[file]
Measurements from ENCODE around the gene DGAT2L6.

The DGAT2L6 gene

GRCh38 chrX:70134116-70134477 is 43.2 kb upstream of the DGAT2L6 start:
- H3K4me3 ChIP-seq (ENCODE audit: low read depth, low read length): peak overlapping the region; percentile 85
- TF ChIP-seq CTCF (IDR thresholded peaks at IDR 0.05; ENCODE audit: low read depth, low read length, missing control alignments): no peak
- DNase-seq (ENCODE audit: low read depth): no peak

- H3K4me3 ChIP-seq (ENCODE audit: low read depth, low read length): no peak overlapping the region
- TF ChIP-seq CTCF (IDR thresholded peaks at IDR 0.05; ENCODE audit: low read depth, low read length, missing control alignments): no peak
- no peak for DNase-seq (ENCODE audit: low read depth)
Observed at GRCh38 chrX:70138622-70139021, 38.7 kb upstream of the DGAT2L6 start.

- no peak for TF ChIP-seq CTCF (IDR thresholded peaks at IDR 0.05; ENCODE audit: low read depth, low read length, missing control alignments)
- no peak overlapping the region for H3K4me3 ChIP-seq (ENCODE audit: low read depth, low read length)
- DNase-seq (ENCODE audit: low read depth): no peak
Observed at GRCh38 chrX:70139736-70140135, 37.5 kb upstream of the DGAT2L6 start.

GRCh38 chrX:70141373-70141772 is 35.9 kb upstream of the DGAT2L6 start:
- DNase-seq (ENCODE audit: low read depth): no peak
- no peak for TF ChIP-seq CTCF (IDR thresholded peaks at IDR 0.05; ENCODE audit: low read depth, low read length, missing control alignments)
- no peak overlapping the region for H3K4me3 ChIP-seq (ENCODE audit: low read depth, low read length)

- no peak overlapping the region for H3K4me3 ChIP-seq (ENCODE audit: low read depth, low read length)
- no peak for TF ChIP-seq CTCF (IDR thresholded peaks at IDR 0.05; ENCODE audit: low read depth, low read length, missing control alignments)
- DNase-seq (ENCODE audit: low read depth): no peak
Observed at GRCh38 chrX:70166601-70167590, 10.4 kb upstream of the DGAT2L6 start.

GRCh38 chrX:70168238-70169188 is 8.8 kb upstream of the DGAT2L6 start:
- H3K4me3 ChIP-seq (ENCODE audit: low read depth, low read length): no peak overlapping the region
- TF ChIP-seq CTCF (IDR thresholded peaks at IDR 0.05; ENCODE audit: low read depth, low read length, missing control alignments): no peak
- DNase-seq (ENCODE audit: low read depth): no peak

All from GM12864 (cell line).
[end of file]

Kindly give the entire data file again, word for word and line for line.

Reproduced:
Measurements from ENCODE around the gene DGAT2L6.

The DGAT2L6 gene

GRCh38 chrX:70134116-70134477 is 43.2 kb upstream of the DGAT2L6 start:
- H3K4me3 ChIP-seq (ENCODE audit: low read depth, low read length): peak overlapping the region; percentile 85
- TF ChIP-seq CTCF (IDR thresholded peaks at IDR 0.05; ENCODE audit: low read depth, low read length, missing control alignments): no peak
- DNase-seq (ENCODE audit: low read depth): no peak

- H3K4me3 ChIP-seq (ENCODE audit: low read depth, low read length): no peak overlapping the region
- TF ChIP-seq CTCF (IDR thresholded peaks at IDR 0.05; ENCODE audit: low read depth, low read length, missing control alignments): no peak
- no peak for DNase-seq (ENCODE audit: low read depth)
Observed at GRCh38 chrX:70138622-70139021, 38.7 kb upstream of the DGAT2L6 start.

- no peak for TF ChIP-seq CTCF (IDR thresholded peaks at IDR 0.05; ENCODE audit: low read depth, low read length, missing control alignments)
- no peak overlapping the region for H3K4me3 ChIP-seq (ENCODE audit: low read depth, low read length)
- DNase-seq (ENCODE audit: low read depth): no peak
Observed at GRCh38 chrX:70139736-70140135, 37.5 kb upstream of the DGAT2L6 start.

GRCh38 chrX:70141373-70141772 is 35.9 kb upstream of the DGAT2L6 start:
- DNase-seq (ENCODE audit: low read depth): no peak
- no peak for TF ChIP-seq CTCF (IDR thresholded peaks at IDR 0.05; ENCODE audit: low read depth, low read length, missing control alignments)
- no peak overlapping the region for H3K4me3 ChIP-seq (ENCODE audit: low read depth, low read length)

- no peak overlapping the region for H3K4me3 ChIP-seq (ENCODE audit: low read depth, low read length)
- no peak for TF ChIP-seq CTCF (IDR thresholded peaks at IDR 0.05; ENCODE audit: low read depth, low read length, missing control alignments)
- DNase-seq (ENCODE audit: low read depth): no peak
Observed at GRCh38 chrX:70166601-70167590, 10.4 kb upstream of the DGAT2L6 start.

GRCh38 chrX:70168238-70169188 is 8.8 kb upstream of the DGAT2L6 start:
- H3K4me3 ChIP-seq (ENCODE audit: low read depth, low read length): no peak overlapping the region
- TF ChIP-seq CTCF (IDR thresholded peaks at IDR 0.05; ENCODE audit: low read depth, low read length, missing control alignments): no peak
- DNase-seq (ENCODE audit: low read depth): no peak

All from GM12864 (cell line).